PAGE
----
Museum Victoria Logo   Museum Victoria | Collections & Research | Education | What's On
A History of Museum Victoria

Home

Pictorial Timeline

Directors

Essays

Book

The Early Collection and Exhibition of Art Work by Aboriginal Artists

Lindy Allen

Museum Victoria holds significant collections of art works executed by Aboriginal artists that date from the nineteenth century and the early twentieth century. The artefacts included in the 1866 Intercolonial Exhibition in Melbourne provided the first significant opportunity to appreciate the work of Victorian Aboriginal artists and artisans. These works were transferred to the National Museum of Victoria in 1899. The origins of many of these early works require further investigation, but their combination with works from other parts of Aboriginal Australia in the early twentieth century quickly made the National Museum the foremost collector and exhibitor of Aboriginal art in Australia.

cutis collection mm008086
Kopereipi, Emu, 1912. Artist unknown. Alligator River, Northern Territory. Details of the internal anatomy of the bird are clearly indicated and show the part that 'makes talking'. Collected by Baldwin Spencer.
Source: Museum Victoria Indigenous Collections

As newly appointed Curator for the Northern Australian collections, one of my first priorities was an assessment of this exceptional collection. The entire holding of bark paintings totals close to 400 works, including many of equal significance to the famous 'Spencer paintings'. However the bark painting collection had its beginning with 38 works collected by Baldwin Spencer, Director of the National Museum of Victoria, in 1912 from the Alligator, East Alligator and South Alligator Rivers area of Western Arnhem Land. These were removed from the roofs of living shelters erected for protection from wet season rains done either on sheets of gum-tree bark that form the walls of their mia-mias, or on the roofs and walls of their rock-shelters, and represent animals and mythological gnomes and spirits, of whom they stand in dread. In some cases the drawing is more or less conventionalised. In some the external form only is represented, but in others the internal anatomy is suggested. [W. B. Spencer, Guide to the Australian Ethnographic Collection in the National Museum of Victoria (Melbourne: Government Printer, 1915), 115.]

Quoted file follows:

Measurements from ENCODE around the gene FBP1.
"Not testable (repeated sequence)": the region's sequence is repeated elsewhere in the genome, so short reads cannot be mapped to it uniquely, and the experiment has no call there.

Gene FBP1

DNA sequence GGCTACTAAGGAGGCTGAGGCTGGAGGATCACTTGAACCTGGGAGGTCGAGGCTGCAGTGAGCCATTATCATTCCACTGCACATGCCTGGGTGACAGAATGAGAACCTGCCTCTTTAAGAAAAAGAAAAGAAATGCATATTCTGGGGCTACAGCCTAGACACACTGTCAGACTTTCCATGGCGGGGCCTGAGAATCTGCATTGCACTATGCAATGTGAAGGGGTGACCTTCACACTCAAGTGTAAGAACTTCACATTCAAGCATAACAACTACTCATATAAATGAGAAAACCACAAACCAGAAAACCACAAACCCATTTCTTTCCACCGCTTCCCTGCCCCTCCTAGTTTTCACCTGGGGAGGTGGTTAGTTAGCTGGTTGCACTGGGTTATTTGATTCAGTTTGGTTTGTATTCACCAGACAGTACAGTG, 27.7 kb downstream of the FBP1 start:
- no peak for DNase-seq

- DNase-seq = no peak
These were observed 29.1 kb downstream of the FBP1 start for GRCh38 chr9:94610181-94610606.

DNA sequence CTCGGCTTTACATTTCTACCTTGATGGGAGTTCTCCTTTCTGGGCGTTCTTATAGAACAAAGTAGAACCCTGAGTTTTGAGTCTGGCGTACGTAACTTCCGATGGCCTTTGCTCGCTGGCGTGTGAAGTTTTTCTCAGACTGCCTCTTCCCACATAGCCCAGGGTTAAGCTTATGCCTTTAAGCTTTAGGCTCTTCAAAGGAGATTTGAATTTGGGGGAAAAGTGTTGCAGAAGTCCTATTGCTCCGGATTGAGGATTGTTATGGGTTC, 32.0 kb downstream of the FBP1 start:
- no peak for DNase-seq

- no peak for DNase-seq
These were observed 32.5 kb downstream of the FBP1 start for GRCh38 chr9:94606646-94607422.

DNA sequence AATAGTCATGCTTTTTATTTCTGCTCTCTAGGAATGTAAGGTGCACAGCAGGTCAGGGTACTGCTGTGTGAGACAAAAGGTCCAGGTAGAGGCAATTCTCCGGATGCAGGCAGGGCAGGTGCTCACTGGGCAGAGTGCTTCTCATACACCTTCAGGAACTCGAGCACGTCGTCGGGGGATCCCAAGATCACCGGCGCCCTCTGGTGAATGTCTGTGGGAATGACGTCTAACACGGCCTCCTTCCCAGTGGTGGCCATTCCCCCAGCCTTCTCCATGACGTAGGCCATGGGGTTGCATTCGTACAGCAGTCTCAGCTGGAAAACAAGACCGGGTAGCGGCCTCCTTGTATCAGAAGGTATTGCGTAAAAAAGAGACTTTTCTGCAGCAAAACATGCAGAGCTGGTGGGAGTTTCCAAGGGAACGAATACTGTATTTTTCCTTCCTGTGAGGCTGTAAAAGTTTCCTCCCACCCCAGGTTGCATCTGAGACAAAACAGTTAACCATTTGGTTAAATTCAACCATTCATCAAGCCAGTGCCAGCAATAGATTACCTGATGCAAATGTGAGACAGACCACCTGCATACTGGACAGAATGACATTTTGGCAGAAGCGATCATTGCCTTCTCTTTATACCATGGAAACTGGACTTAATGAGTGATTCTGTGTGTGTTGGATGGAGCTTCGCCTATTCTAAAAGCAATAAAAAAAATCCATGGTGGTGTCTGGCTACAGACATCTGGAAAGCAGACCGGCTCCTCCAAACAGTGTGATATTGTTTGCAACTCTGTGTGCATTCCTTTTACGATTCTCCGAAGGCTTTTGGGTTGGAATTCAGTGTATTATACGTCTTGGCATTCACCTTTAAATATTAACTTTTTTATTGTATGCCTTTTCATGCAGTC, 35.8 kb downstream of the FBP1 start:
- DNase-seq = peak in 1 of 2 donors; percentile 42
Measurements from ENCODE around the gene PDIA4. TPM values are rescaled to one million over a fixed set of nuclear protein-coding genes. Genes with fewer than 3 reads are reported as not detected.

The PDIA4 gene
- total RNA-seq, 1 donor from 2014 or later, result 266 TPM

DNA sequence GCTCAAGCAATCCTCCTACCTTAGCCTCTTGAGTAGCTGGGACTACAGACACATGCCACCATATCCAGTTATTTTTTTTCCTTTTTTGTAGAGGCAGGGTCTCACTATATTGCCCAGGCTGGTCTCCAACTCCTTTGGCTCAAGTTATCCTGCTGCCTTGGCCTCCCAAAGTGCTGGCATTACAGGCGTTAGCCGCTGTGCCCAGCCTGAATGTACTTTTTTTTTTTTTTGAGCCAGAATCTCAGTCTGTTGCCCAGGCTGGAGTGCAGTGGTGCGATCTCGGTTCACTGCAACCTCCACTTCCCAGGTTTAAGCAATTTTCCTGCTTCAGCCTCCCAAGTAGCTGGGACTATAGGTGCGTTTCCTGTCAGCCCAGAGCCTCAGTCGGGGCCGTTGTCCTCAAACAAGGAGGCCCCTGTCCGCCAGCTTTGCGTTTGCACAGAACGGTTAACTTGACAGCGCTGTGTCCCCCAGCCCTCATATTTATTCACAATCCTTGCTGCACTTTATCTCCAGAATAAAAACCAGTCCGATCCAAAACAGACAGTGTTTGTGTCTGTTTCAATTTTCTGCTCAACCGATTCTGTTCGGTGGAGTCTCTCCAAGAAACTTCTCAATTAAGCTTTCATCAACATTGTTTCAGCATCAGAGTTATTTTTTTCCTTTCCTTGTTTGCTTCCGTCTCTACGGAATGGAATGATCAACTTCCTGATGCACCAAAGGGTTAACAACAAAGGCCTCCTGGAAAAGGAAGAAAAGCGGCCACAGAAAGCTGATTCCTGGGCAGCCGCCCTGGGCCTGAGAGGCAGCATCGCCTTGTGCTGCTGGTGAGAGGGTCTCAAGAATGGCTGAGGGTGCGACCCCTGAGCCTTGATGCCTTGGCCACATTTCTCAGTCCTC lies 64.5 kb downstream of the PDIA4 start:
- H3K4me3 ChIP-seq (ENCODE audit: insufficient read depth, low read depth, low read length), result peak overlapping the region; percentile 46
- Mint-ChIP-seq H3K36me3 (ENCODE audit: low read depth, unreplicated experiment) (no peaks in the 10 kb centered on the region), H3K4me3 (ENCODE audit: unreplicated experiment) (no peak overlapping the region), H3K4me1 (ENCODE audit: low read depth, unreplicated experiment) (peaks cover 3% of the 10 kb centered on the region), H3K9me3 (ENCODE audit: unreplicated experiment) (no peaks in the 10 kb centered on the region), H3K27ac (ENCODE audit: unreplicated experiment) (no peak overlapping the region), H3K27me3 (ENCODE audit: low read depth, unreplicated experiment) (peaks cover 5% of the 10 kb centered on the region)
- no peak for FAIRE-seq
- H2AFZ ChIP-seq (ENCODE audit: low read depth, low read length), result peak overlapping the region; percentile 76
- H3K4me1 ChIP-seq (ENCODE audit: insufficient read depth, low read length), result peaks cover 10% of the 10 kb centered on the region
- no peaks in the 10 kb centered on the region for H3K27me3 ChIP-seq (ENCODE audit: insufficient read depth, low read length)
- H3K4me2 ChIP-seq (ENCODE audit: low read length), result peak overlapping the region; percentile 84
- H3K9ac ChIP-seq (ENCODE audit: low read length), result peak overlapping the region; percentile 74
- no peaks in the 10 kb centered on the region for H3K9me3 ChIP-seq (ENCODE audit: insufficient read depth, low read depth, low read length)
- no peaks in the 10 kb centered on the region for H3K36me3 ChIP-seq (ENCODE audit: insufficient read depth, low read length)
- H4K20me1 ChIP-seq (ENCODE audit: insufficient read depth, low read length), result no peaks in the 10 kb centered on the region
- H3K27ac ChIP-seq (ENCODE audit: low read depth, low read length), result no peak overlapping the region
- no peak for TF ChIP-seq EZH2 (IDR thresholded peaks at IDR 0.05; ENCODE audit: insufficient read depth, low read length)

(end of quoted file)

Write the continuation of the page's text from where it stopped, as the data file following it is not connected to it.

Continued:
These paintings went on exhibition in 1915 with other 'X-ray' paintings that arrived in 1914 from Paddy Cahill at Oenpelli. The former buffalo hunter and then pastoralist wrote to Spencer about the paintings, 'I have a fair number of paintings on bark… These I will send along as soon as possible; which will be as soon as the plain is dry enough to get them to the riverbank.'' [Letter from Paddy Cahill to Prof. W.B. Spencer, 20th March 1914.]

Over the next decade Spencer expanded the collection with paintings commissioned from senior men of the region. He provided Cahill with £99 to pay for these works, the subject matter of which was to be left 'entirely to the artist's choice.' [W. B. Spencer, Wanderings in Wild Australia (London: Macmillan, 1928), 794] The close collaboration between Cahill and Spencer from 1912 to 1922 yielded 170 bark paintings from Aboriginal people living in the vicinity of Oenpelli and the Alligator Rivers. It is this Western Arnhem Land collection of works that has become commonly known as the Spencer bark painting collection.

Page 2

© Museum Victoria Australia